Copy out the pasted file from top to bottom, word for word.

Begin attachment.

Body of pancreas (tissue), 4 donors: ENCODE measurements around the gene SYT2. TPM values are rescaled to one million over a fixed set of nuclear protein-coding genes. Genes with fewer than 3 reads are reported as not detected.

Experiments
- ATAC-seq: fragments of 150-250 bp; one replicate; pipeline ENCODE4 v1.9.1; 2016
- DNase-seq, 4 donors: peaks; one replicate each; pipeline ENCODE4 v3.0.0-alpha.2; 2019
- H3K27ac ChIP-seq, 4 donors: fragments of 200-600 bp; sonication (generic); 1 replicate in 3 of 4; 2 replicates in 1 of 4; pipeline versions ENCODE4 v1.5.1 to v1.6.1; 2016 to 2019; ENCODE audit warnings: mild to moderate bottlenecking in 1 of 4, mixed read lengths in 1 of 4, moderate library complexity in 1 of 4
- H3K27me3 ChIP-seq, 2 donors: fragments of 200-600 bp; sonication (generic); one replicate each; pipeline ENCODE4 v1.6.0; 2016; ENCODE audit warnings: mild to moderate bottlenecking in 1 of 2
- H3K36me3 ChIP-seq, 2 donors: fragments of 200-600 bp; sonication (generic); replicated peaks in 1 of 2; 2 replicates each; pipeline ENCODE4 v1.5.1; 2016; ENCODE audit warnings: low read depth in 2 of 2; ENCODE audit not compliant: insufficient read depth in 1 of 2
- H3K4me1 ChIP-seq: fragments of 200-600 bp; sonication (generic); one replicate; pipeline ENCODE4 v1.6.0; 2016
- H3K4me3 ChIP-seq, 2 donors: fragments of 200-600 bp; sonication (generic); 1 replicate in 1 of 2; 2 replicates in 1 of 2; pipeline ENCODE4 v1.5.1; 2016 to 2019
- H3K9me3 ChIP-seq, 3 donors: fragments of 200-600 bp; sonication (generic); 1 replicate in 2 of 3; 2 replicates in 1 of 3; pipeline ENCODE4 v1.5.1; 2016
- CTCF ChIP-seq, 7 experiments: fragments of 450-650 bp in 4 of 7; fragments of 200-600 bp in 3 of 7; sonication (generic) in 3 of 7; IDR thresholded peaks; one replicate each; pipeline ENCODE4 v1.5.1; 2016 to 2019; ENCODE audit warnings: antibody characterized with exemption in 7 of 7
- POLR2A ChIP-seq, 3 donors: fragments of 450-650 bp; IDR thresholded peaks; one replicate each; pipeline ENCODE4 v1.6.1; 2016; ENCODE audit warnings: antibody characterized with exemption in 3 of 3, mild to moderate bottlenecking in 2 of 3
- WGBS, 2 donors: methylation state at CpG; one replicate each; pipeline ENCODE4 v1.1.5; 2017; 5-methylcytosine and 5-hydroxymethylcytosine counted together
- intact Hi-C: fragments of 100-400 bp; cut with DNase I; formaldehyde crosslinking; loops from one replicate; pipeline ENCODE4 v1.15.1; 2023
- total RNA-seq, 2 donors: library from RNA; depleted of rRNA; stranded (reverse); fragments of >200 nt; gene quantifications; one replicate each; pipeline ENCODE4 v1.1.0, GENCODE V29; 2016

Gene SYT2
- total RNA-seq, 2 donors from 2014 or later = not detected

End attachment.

Body of pancreas (tissue), 4 donors: ENCODE measurements around the gene SYT2. TPM values are rescaled to one million over a fixed set of nuclear protein-coding genes. Genes with fewer than 3 reads are reported as not detected.

Experiments
- ATAC-seq: fragments of 150-250 bp; one replicate; pipeline ENCODE4 v1.9.1; 2016
- DNase-seq, 4 donors: peaks; one replicate each; pipeline ENCODE4 v3.0.0-alpha.2; 2019
- H3K27ac ChIP-seq, 4 donors: fragments of 200-600 bp; sonication (generic); 1 replicate in 3 of 4; 2 replicates in 1 of 4; pipeline versions ENCODE4 v1.5.1 to v1.6.1; 2016 to 2019; ENCODE audit warnings: mild to moderate bottlenecking in 1 of 4, mixed read lengths in 1 of 4, moderate library complexity in 1 of 4
- H3K27me3 ChIP-seq, 2 donors: fragments of 200-600 bp; sonication (generic); one replicate each; pipeline ENCODE4 v1.6.0; 2016; ENCODE audit warnings: mild to moderate bottlenecking in 1 of 2
- H3K36me3 ChIP-seq, 2 donors: fragments of 200-600 bp; sonication (generic); replicated peaks in 1 of 2; 2 replicates each; pipeline ENCODE4 v1.5.1; 2016; ENCODE audit warnings: low read depth in 2 of 2; ENCODE audit not compliant: insufficient read depth in 1 of 2
- H3K4me1 ChIP-seq: fragments of 200-600 bp; sonication (generic); one replicate; pipeline ENCODE4 v1.6.0; 2016
- H3K4me3 ChIP-seq, 2 donors: fragments of 200-600 bp; sonication (generic); 1 replicate in 1 of 2; 2 replicates in 1 of 2; pipeline ENCODE4 v1.5.1; 2016 to 2019
- H3K9me3 ChIP-seq, 3 donors: fragments of 200-600 bp; sonication (generic); 1 replicate in 2 of 3; 2 replicates in 1 of 3; pipeline ENCODE4 v1.5.1; 2016
- CTCF ChIP-seq, 7 experiments: fragments of 450-650 bp in 4 of 7; fragments of 200-600 bp in 3 of 7; sonication (generic) in 3 of 7; IDR thresholded peaks; one replicate each; pipeline ENCODE4 v1.5.1; 2016 to 2019; ENCODE audit warnings: antibody characterized with exemption in 7 of 7
- POLR2A ChIP-seq, 3 donors: fragments of 450-650 bp; IDR thresholded peaks; one replicate each; pipeline ENCODE4 v1.6.1; 2016; ENCODE audit warnings: antibody characterized with exemption in 3 of 3, mild to moderate bottlenecking in 2 of 3
- WGBS, 2 donors: methylation state at CpG; one replicate each; pipeline ENCODE4 v1.1.5; 2017; 5-methylcytosine and 5-hydroxymethylcytosine counted together
- intact Hi-C: fragments of 100-400 bp; cut with DNase I; formaldehyde crosslinking; loops from one replicate; pipeline ENCODE4 v1.15.1; 2023
- total RNA-seq, 2 donors: library from RNA; depleted of rRNA; stranded (reverse); fragments of >200 nt; gene quantifications; one replicate each; pipeline ENCODE4 v1.1.0, GENCODE V29; 2016

Gene SYT2
- total RNA-seq, 2 donors from 2014 or later = not detected